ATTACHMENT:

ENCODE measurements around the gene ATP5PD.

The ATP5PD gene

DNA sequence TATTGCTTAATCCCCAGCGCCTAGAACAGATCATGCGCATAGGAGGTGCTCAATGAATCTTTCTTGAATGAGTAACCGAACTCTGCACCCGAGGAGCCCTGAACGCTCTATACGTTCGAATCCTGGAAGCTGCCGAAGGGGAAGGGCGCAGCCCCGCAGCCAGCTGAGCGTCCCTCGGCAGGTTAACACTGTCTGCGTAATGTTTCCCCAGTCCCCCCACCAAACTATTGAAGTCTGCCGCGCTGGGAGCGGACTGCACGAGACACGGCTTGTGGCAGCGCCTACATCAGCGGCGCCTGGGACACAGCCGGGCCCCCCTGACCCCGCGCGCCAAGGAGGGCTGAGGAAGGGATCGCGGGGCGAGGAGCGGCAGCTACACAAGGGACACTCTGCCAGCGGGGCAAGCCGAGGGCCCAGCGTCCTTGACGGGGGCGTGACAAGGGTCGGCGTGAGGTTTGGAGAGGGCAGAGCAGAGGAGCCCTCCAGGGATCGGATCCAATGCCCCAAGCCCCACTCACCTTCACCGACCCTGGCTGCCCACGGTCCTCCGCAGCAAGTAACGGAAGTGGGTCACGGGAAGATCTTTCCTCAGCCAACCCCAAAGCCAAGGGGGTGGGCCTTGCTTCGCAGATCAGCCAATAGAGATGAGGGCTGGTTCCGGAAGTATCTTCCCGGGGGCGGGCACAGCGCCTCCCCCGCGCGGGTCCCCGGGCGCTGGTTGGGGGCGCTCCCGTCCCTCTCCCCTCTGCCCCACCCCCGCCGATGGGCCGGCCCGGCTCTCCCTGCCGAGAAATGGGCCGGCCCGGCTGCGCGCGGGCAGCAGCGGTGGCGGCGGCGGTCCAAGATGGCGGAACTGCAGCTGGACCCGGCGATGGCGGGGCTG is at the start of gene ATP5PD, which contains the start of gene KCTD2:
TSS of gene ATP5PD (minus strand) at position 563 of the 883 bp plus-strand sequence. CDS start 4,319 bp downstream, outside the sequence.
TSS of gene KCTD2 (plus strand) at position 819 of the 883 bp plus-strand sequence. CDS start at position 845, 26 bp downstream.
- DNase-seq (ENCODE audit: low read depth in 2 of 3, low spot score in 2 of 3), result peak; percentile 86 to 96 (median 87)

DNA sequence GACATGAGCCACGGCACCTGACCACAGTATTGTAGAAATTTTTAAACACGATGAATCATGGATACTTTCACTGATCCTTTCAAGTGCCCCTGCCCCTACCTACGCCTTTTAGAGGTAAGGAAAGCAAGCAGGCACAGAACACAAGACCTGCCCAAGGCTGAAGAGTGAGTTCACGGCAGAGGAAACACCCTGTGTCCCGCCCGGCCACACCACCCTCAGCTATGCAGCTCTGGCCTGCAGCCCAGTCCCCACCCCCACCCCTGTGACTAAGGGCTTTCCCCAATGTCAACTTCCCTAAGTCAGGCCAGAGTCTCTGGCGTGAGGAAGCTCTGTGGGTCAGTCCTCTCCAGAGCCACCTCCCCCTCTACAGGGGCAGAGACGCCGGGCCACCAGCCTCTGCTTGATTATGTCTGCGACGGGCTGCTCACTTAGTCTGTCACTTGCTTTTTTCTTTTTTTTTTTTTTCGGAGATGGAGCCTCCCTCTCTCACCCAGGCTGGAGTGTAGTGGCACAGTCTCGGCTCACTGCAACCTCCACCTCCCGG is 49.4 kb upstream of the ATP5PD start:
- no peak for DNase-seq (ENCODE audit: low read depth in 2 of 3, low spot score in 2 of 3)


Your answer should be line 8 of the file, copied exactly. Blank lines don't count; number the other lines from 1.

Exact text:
- no peak for DNase-seq (ENCODE audit: low read depth in 2 of 3, low spot score in 2 of 3)